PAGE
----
Only 61% of Canadian homes had an air conditioner installed by the end of 2019. That figure is growing, and if you’re a person looking to install an AC for the first time, you’ll want to install the right type.
Your best two alternatives are ductless air conditioners and central air conditioners. You don’t have to be installing AC for the first time either. These two systems are still best if you want to add an extra air conditioner to your home, if you’re remodeling, or if you’re old AC isn’t cutting it.
Choosing the correct air conditioning system might appear to be a difficult task. Don’t worry! Below, we have listed the factors that will help you select the best AC for your home, so read on to learn more.
What Is a Ductless AC System?
Ductless air conditioners work similarly to central air conditioners. They both have a condenser outside the house and an evaporator/air handler inside the house. Refrigerant circulates between the two units, transporting heat from the indoor unit to the outdoor unit, where it gets discharged.
With a central air system, cold air flows via the air handler on your furnace and into your ductwork, and then gets distributed throughout your home.
A ductless system uses two tubes to connect the condenser to an indoor unit that is typically mounted on a wall (referred to as a ‘cassette’ or ‘head’), eliminating the need for ducting and wall or floor vents.
How Do Ductless Air Conditioners Work?
Ductless mini-splits are an excellent solution for small houses and apartments. Similar to window air conditioners, manufacturers design most units to cool one room at a time, although ductless air conditioners can be installed with multiple indoor ‘heads’ that cool more than one room, all using the same outdoor unit. However, this will increase the total cost considerably. Unlike a window AC, they have a separate exterior unit.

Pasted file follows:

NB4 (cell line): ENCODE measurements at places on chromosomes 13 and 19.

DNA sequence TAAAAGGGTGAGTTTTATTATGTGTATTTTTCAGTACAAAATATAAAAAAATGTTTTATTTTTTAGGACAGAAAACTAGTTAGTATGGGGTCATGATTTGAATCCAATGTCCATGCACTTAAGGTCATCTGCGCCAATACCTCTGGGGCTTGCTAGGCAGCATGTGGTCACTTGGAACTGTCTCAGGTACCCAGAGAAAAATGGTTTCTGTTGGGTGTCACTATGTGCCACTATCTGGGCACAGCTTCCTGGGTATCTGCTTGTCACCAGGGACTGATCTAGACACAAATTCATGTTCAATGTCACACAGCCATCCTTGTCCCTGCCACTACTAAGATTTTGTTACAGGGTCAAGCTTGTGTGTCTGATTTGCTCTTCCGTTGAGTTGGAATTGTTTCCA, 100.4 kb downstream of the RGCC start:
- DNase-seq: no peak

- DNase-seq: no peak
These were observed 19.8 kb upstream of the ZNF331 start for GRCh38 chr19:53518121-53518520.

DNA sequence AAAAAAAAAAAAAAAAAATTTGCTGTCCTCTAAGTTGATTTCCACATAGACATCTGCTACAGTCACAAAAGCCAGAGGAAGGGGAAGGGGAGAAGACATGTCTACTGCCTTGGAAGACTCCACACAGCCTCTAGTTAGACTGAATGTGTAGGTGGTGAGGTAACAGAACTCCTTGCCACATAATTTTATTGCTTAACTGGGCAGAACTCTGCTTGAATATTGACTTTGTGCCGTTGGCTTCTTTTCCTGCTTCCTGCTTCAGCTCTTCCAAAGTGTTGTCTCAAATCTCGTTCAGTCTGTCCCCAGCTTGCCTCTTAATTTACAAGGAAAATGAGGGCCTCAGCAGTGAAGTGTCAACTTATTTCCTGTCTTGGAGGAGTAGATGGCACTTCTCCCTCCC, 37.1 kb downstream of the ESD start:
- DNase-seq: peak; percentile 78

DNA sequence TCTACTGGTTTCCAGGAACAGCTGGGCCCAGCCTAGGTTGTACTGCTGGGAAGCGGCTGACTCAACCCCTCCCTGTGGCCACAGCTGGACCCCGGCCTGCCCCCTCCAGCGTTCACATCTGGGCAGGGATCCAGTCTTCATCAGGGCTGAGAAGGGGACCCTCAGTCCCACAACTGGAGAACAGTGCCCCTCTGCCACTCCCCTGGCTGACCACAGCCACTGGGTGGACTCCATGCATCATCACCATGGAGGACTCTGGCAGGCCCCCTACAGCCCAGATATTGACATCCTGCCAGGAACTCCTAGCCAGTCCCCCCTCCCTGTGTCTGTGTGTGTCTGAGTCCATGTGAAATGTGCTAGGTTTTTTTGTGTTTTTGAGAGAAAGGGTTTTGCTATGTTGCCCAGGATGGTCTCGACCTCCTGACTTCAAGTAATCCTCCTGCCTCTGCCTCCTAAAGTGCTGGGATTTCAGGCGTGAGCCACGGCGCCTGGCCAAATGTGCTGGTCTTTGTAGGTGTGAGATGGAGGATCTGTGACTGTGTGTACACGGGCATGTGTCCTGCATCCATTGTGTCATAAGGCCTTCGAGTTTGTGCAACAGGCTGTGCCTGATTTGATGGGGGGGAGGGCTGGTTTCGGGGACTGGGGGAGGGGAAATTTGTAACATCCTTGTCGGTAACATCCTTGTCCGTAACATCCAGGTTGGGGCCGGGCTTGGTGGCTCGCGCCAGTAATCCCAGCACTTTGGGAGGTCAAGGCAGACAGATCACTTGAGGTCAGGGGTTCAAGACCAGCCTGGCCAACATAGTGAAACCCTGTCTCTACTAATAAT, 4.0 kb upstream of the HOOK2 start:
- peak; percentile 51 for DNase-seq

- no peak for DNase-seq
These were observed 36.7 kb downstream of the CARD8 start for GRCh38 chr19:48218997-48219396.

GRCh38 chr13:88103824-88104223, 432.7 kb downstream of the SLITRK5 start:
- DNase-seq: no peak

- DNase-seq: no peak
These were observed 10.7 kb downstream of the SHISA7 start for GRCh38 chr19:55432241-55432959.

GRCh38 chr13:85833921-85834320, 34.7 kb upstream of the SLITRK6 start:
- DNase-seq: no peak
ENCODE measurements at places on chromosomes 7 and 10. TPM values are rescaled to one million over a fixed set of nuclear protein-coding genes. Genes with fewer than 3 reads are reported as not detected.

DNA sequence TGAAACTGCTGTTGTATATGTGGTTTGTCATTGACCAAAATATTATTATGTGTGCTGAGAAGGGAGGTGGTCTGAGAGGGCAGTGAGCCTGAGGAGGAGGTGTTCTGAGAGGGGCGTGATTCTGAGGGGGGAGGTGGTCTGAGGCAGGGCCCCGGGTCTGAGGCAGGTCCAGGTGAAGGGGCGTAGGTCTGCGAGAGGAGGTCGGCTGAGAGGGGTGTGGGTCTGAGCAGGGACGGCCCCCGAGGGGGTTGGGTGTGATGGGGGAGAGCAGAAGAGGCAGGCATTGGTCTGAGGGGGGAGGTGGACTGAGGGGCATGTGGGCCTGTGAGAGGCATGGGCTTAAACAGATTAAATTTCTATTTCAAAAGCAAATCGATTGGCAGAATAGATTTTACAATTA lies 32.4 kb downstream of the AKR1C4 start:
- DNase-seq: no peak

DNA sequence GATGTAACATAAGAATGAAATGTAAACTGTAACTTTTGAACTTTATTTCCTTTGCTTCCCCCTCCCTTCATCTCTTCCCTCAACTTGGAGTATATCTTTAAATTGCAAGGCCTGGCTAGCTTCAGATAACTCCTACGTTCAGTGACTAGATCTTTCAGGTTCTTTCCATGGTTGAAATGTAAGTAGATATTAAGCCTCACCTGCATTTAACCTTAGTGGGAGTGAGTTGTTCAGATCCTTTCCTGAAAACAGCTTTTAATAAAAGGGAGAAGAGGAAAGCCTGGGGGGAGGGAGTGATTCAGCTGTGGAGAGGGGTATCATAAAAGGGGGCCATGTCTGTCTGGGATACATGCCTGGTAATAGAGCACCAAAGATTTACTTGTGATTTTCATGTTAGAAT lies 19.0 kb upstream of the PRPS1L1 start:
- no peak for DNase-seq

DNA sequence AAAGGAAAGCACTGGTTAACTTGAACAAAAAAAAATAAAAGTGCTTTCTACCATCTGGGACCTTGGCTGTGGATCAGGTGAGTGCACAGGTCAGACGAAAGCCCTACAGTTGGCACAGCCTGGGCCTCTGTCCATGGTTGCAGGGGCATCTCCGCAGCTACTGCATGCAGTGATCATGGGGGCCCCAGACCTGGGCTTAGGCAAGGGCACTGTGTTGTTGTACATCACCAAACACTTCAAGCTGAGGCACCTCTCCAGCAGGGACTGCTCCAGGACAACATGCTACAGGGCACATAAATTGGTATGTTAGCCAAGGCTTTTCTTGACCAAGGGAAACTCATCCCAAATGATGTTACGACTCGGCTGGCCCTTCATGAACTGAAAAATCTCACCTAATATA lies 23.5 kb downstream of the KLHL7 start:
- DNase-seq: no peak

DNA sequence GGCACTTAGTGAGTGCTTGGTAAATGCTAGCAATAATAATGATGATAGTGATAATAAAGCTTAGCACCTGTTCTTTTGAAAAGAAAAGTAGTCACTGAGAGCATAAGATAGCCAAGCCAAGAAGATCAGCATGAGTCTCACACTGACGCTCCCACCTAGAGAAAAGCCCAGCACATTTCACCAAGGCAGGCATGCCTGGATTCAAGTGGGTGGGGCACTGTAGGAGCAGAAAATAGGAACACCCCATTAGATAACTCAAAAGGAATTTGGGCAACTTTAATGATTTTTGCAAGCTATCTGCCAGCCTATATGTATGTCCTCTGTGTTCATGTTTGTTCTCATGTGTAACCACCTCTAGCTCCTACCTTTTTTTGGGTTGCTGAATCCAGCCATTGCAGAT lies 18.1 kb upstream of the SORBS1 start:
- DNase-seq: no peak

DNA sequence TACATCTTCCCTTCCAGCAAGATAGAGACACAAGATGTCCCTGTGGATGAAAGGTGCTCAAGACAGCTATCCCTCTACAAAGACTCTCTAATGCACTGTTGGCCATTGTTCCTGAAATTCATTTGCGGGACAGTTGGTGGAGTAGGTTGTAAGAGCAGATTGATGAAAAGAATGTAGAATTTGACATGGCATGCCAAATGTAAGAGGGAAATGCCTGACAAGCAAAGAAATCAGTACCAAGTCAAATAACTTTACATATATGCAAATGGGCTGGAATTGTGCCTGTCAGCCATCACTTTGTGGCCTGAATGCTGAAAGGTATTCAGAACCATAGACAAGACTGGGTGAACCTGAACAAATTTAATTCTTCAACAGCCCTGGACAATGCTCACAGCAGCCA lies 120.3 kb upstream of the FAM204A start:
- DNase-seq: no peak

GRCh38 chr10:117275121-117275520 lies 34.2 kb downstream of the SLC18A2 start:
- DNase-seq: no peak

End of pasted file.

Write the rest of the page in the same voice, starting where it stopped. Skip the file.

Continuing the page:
The absence of ductwork distinguishes mini-splits from central air conditioning systems. It is a simple alternative for houses with no existing ducts (like those heated with radiators) or for cooling extra spaces such as a garage or a shed, or recent home addition.
A mini-split system is a type of HVAC (Heating, Ventilation, and Air Conditioning) system, commonly used as air conditioners, however, some models are also capable of being run in reverse to heat the home in colder months of the year.
In both cases, the ductless mini-split heat pump cycles refrigerant between the indoor and outdoor units drawing in heat from one end and releasing it at the other.
What Is Central Air Conditioning System?
The great majority of new homes in Canada are built with a central system that takes care of heating and cooling. Yet, a significant number of older properties are built without a duct system.
The installation of a new central air system could benefit any home with a duct system already in place. However, since adding central air to a home that does not have ductwork is usually not feasible, ductless units may be preferred in those cases.
How Do Central Air Systems Work?
A central air conditioner unit uses the home’s existing heating ducts to circulate the cool air throughout the home.